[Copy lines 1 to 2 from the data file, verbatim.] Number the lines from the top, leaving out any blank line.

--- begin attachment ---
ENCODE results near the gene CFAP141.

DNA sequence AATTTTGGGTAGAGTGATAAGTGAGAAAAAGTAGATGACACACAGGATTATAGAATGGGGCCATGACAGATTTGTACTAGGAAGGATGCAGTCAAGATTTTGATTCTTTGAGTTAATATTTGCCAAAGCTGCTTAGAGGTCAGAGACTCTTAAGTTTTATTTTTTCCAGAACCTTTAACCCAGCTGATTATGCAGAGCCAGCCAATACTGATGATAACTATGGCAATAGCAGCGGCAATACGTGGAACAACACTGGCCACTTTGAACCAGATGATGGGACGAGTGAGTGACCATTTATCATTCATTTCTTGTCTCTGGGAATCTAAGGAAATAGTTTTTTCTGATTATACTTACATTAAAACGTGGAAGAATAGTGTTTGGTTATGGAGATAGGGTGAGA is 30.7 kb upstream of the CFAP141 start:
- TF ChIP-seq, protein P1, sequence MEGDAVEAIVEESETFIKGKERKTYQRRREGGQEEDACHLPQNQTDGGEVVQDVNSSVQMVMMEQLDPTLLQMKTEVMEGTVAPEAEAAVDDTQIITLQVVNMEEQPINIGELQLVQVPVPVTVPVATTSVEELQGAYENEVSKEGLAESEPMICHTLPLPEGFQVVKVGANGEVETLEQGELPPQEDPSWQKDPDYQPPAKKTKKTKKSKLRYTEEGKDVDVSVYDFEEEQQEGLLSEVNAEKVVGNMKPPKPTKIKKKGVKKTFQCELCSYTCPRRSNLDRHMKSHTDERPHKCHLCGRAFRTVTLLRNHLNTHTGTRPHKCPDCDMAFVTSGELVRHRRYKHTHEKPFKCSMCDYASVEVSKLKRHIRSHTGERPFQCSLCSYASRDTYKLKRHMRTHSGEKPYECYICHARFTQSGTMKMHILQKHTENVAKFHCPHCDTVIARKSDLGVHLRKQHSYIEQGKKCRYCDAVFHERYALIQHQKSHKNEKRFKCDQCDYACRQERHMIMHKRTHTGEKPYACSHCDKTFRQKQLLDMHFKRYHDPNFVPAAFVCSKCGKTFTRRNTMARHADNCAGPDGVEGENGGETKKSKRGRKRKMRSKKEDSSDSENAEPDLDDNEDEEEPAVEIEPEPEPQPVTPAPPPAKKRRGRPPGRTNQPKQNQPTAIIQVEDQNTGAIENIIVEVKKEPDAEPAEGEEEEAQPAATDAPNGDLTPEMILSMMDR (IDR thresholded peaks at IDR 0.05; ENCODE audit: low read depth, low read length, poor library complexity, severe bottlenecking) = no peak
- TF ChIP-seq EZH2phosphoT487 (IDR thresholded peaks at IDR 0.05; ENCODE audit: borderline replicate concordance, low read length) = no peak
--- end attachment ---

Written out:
ENCODE results near the gene CFAP141.

DNA sequence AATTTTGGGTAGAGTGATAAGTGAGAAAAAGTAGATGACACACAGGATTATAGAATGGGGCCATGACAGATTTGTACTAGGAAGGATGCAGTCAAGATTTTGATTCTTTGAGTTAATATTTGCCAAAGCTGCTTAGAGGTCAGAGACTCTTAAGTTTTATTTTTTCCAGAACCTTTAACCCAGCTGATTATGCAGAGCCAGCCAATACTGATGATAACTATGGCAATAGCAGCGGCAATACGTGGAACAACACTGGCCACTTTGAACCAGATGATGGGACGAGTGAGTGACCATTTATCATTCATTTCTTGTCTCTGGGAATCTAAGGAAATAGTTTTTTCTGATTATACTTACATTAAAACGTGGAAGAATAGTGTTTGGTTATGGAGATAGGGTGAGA is 30.7 kb upstream of the CFAP141 start: